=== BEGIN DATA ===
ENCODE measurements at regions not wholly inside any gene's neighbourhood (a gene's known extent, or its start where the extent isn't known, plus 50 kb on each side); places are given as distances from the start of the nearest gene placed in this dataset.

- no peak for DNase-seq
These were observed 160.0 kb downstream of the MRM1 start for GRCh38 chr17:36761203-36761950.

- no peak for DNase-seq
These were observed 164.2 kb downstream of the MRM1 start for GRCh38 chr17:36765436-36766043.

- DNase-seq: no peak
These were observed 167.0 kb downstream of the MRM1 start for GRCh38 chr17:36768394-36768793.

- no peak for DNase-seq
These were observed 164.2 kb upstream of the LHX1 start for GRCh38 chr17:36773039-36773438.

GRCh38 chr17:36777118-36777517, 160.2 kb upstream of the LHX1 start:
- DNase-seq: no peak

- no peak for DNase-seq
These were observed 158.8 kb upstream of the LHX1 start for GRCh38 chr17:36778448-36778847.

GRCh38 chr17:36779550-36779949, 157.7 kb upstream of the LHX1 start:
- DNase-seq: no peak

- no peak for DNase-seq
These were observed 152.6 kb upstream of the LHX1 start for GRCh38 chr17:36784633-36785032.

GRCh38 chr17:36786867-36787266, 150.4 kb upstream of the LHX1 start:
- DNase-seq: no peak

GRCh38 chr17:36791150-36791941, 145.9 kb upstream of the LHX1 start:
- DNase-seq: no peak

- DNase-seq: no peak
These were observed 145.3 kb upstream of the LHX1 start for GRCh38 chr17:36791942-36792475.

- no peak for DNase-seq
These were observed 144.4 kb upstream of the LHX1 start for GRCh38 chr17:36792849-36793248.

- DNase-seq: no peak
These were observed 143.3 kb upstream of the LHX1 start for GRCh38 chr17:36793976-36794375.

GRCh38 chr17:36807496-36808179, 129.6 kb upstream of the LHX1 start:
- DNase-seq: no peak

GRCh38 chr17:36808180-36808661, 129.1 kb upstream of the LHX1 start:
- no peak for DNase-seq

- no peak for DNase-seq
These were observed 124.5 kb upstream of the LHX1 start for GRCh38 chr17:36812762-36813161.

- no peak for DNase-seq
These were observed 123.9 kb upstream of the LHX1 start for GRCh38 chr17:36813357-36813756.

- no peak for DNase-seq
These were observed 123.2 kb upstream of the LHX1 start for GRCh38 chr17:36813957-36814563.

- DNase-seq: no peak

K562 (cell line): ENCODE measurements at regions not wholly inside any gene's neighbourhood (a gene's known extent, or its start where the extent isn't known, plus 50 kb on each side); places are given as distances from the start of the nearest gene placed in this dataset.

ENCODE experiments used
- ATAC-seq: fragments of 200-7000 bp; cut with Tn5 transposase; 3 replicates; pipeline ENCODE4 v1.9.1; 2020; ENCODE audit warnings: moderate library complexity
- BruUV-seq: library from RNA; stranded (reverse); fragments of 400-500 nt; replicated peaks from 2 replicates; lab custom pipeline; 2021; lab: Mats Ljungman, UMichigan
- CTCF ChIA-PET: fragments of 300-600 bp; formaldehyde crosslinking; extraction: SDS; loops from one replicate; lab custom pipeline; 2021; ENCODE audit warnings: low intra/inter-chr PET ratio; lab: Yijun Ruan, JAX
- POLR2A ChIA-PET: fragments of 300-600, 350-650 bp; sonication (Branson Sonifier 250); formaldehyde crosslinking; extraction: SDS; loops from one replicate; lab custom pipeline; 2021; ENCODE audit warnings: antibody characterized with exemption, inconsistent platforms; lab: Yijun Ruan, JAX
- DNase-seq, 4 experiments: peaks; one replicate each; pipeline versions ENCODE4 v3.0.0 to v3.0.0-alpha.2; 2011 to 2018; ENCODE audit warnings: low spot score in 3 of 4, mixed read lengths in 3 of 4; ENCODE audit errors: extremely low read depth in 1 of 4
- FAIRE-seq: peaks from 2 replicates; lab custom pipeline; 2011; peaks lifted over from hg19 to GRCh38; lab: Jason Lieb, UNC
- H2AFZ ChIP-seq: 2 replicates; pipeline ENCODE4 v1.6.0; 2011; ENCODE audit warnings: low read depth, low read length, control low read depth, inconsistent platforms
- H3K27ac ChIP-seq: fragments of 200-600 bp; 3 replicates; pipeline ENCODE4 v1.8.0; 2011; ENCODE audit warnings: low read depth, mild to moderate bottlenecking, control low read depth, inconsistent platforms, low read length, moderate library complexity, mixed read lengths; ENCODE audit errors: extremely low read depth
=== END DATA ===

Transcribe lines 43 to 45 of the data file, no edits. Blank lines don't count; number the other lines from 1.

- CTCF ChIA-PET: fragments of 300-600 bp; formaldehyde crosslinking; extraction: SDS; loops from one replicate; lab custom pipeline; 2021; ENCODE audit warnings: low intra/inter-chr PET ratio; lab: Yijun Ruan, JAX
- POLR2A ChIA-PET: fragments of 300-600, 350-650 bp; sonication (Branson Sonifier 250); formaldehyde crosslinking; extraction: SDS; loops from one replicate; lab custom pipeline; 2021; ENCODE audit warnings: antibody characterized with exemption, inconsistent platforms; lab: Yijun Ruan, JAX
- DNase-seq, 4 experiments: peaks; one replicate each; pipeline versions ENCODE4 v3.0.0 to v3.0.0-alpha.2; 2011 to 2018; ENCODE audit warnings: low spot score in 3 of 4, mixed read lengths in 3 of 4; ENCODE audit errors: extremely low read depth in 1 of 4